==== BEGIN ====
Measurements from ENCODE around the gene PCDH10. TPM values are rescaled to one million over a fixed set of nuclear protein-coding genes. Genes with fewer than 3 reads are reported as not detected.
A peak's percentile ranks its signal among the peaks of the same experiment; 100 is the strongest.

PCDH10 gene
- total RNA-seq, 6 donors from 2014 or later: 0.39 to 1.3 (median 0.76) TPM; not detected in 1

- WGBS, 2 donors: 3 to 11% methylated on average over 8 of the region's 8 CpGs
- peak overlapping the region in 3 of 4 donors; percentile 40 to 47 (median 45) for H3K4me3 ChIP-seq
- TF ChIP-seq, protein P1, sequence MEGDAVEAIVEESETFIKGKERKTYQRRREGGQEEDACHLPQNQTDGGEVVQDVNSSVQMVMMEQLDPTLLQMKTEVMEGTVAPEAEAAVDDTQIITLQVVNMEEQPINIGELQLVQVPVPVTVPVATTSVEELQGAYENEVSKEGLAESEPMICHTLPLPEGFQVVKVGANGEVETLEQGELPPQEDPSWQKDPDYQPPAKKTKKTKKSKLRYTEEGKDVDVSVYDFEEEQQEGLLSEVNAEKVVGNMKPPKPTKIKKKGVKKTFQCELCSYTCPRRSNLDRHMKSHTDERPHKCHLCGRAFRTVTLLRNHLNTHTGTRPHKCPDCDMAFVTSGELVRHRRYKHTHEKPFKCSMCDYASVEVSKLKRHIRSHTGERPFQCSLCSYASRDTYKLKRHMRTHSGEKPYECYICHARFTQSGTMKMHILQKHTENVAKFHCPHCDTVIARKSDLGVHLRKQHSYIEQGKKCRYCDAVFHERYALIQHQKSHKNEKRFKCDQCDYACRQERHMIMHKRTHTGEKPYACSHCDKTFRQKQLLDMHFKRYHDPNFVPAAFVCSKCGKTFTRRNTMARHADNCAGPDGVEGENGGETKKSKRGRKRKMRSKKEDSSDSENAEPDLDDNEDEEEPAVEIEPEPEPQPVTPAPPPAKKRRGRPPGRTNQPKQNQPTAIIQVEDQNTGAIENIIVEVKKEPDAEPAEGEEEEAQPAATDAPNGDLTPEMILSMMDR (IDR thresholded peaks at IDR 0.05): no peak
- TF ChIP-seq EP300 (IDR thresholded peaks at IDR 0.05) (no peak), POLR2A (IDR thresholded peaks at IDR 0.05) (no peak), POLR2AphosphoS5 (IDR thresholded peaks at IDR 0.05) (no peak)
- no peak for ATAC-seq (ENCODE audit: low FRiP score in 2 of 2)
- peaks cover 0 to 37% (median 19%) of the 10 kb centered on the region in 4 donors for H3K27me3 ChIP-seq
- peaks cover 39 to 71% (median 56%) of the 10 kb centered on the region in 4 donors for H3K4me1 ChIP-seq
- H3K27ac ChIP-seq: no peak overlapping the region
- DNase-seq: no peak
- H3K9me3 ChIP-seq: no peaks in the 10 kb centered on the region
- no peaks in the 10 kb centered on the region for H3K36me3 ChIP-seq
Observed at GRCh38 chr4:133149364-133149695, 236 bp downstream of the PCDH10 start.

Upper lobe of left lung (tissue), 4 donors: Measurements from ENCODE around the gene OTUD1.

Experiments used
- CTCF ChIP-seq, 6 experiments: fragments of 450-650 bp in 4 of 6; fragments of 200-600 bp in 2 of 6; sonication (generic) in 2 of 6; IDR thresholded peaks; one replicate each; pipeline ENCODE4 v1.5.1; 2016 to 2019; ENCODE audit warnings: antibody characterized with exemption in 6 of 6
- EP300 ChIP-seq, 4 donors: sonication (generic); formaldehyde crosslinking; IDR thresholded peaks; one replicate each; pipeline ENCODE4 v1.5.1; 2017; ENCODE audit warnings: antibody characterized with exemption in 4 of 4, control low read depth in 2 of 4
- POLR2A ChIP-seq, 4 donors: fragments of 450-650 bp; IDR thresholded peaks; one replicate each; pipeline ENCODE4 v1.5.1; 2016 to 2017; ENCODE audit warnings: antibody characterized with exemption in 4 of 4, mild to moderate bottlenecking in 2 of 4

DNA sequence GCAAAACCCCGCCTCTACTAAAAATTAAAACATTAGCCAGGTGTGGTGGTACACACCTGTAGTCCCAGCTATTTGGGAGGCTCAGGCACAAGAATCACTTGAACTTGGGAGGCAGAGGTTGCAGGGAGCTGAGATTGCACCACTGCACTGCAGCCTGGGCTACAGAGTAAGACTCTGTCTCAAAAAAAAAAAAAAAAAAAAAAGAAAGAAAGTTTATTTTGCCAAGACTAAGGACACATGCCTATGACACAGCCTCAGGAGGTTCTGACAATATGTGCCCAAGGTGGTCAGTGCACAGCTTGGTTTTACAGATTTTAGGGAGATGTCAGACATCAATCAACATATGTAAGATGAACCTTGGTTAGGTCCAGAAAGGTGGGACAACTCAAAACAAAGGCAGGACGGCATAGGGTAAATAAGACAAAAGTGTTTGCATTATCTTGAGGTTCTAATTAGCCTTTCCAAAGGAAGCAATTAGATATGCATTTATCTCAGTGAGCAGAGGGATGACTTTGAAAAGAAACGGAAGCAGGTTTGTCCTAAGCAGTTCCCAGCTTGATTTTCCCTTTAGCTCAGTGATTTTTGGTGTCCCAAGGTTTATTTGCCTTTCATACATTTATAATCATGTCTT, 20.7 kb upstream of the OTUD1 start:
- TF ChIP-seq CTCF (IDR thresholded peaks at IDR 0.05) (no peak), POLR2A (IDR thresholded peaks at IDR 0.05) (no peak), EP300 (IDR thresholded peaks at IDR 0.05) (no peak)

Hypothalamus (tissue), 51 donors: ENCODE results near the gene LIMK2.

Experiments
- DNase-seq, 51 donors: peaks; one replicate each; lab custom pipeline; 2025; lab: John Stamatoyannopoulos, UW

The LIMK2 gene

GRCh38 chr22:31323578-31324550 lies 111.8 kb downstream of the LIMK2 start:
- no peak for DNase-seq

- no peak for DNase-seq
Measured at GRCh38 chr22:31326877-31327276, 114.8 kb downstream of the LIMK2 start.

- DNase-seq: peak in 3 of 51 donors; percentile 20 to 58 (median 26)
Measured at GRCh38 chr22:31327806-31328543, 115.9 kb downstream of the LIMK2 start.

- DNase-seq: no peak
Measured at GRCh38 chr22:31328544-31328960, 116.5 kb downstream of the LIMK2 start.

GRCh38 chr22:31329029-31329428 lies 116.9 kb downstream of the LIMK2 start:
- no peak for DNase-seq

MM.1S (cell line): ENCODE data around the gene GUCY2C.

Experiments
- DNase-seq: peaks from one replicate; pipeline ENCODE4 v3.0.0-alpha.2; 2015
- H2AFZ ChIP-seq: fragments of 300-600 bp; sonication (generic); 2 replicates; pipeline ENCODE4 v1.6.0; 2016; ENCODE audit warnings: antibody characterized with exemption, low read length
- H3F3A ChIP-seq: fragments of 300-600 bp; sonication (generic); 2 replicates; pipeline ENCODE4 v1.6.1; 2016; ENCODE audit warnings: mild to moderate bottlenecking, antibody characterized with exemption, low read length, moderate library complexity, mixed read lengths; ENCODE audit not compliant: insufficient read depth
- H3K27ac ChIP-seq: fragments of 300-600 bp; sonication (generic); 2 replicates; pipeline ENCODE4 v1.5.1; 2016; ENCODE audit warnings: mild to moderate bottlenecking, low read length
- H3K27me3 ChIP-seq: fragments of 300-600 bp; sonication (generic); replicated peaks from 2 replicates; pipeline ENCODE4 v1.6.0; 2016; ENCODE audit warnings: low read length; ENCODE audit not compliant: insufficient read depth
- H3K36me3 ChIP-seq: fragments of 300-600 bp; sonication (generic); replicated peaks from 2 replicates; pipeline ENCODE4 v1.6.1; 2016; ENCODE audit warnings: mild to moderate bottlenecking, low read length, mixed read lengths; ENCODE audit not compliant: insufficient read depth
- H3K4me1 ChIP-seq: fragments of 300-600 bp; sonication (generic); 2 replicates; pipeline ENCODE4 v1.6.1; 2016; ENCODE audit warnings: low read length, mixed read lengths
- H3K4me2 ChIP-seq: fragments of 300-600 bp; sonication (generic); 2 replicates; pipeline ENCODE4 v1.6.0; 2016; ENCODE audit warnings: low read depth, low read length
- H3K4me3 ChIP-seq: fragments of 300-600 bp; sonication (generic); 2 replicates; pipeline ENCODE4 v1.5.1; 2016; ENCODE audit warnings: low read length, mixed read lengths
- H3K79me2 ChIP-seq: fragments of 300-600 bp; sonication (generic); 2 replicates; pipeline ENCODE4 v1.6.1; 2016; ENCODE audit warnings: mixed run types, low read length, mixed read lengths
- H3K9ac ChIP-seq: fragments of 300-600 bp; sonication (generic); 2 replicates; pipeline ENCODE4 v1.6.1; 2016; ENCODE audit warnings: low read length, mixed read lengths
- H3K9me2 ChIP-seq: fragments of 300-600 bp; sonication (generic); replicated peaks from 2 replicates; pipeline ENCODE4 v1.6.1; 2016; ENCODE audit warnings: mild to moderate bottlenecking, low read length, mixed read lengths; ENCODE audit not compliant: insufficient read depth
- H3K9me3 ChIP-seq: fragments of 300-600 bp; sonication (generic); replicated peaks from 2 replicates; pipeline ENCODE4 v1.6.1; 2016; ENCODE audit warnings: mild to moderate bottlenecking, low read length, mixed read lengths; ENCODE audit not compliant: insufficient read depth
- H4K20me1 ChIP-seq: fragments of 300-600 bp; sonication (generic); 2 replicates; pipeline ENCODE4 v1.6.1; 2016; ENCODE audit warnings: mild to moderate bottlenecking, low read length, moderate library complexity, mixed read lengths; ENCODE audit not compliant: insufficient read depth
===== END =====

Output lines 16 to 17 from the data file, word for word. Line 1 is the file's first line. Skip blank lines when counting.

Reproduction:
Observed at GRCh38 chr4:133149364-133149695, 236 bp downstream of the PCDH10 start.

Upper lobe of left lung (tissue), 4 donors: Measurements from ENCODE around the gene OTUD1.